DS: For me, the most interesting thing, philosophically, in the history of the discourse of Gaia is an unintended consequence of the Daisyworld model that Lovelock developed on a computer. He did so in order to show people who initially doubted the idea of planetary regulation to the point of ridiculing the notion as pseudoscience. Richard Dawkins for example thought there would have to be a natural selection of planets to come about, so that the solar system would have to be littered with failed Earths for a self-regulating planet to arise, whereas molecular biologist Ford Doolittle said there would have to be some kind of secret planetary consensus of organisms to create these beneficial effects on a planetary level. But what Lovelock showed was that just by having black and white daisies which each grow and reflect or absorb light, within a certain temperature range, that alone would be enough to bring about planetary temperature regulation in the face of an increasingly luminous sun. Although it was a computer model, and computer models can be made to show almost anything, in this case it was a simple model, and one with realistic assumptions that pointed to a basic truth. If increasing electromagnetic energy from the sun, which should heat the world up, is reflected back by white daisies, since they’re light, and will reflect more light, the world will correspondingly cool. By contrast, if the temperature goes down, you get more of the dark daisies, which absorb more light as the sun heats up, thus increasing the temperature, and in this way, they regulate it.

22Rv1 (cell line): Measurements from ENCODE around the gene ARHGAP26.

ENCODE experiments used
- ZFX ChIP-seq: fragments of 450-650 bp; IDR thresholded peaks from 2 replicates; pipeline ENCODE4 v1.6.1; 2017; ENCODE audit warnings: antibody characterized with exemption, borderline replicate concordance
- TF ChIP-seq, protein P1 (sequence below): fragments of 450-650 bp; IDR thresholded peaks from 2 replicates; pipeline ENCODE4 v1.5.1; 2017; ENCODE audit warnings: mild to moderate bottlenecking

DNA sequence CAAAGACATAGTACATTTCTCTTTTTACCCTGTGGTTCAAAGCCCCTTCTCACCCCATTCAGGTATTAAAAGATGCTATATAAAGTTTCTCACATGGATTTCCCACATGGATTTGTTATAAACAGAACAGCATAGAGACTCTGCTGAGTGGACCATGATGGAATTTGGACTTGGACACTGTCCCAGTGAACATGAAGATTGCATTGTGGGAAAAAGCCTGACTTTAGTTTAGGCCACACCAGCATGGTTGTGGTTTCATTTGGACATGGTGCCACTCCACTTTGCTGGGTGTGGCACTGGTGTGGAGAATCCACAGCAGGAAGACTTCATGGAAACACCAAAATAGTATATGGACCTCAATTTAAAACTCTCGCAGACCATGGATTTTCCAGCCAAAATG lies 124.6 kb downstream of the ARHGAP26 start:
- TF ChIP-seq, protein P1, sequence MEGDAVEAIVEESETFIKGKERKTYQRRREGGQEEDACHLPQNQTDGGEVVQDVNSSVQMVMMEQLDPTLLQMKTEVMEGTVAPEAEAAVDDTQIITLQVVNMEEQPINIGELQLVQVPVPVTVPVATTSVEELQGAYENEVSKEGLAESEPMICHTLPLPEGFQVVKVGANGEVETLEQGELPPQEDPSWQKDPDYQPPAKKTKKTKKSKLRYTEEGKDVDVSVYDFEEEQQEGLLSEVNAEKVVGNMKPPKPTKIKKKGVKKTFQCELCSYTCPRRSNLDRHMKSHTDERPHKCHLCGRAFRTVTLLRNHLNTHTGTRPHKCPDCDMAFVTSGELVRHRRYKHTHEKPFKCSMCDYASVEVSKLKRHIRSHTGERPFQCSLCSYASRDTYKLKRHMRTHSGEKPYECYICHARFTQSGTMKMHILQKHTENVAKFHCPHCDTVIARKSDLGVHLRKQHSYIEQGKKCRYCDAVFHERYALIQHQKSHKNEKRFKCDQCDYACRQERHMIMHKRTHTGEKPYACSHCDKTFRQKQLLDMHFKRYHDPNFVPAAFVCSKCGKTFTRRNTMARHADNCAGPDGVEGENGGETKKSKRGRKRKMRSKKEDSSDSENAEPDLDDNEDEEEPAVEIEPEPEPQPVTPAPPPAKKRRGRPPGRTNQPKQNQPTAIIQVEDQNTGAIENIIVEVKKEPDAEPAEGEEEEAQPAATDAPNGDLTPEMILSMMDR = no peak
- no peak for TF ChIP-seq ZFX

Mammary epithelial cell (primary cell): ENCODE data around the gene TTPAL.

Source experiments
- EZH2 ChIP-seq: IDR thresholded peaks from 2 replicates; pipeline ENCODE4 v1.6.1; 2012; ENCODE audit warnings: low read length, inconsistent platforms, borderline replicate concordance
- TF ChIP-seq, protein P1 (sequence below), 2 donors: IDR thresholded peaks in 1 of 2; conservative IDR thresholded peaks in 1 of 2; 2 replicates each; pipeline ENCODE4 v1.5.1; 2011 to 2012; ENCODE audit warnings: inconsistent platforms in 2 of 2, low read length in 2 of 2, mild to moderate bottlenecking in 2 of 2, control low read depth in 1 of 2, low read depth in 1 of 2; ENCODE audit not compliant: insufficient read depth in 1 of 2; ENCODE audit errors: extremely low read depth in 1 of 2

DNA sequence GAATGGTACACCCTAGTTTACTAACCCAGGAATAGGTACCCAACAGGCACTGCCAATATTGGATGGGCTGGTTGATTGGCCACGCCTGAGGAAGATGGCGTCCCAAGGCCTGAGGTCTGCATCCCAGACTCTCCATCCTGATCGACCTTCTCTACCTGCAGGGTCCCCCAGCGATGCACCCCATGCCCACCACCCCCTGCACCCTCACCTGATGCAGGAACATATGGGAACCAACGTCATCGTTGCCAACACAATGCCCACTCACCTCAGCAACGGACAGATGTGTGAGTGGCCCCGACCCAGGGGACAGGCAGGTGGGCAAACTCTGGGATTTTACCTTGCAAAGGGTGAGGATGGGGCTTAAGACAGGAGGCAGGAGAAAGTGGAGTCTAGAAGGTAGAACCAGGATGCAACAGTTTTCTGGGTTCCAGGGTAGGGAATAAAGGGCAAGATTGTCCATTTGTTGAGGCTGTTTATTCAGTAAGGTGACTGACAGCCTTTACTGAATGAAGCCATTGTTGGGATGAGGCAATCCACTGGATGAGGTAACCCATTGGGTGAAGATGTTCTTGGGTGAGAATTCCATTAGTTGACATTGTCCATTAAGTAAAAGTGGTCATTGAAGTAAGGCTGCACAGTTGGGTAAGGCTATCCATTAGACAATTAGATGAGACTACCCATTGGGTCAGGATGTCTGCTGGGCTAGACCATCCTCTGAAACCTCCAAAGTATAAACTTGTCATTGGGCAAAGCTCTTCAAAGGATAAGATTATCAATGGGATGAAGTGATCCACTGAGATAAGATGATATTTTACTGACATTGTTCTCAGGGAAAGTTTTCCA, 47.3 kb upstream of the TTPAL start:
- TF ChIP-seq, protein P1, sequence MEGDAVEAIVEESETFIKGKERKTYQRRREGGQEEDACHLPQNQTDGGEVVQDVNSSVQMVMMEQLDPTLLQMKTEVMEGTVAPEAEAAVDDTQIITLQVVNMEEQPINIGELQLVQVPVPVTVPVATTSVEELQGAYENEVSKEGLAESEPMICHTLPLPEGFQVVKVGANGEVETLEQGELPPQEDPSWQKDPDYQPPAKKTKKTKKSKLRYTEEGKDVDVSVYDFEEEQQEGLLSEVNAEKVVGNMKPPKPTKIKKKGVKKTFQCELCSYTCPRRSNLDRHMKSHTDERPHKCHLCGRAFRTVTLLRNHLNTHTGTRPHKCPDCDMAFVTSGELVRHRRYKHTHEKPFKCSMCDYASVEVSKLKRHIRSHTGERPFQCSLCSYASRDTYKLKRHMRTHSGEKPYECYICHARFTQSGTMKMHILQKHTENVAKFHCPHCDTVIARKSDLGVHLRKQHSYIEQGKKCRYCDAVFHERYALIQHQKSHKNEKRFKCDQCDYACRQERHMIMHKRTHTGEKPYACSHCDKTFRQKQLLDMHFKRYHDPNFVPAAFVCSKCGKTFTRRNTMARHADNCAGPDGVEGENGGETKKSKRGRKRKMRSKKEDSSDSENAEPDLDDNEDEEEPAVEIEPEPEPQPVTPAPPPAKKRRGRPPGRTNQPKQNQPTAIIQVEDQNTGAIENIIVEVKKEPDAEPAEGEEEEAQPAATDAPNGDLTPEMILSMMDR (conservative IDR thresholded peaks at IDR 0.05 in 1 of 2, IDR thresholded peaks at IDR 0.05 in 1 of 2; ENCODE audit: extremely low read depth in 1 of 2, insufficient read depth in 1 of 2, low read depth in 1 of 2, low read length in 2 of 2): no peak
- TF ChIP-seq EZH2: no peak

And as Stephan Harding has shown, adding organisms that eat the daisies, and eat the daisy eaters, you will also give different sorts of temperature regulation. And none of this is due to consciousness or evolution: it is a simple consequence of the reflectance and/or absorption of light by organisms that grow within a certain temperature range. It is physiological. Of course real planets are far more complex, but in principle we can see how their environmental variables may be regulated by life. And indeed, in the astronomical understanding of star evolution, including of our sun, there is assumed to be an increase in luminosity over time. So as the sun gets brighter, the earth should get hotter. But because of the evidence, for example, of liquid water over billions of years, it seems that we can infer that blue Earth has maintained itself far more ably than an inert planet would. How did the Earth “know” how to do that? This is to me the key philosophical point. You can model things like temperature regulation, and you don’t need to have a spirit, or secret consensus or even natural selection. It’s assumed, rather deistically, that for this kind of regulation, you would need forethought – what we flatter ourselves as thinking as our uniquely human intelligence.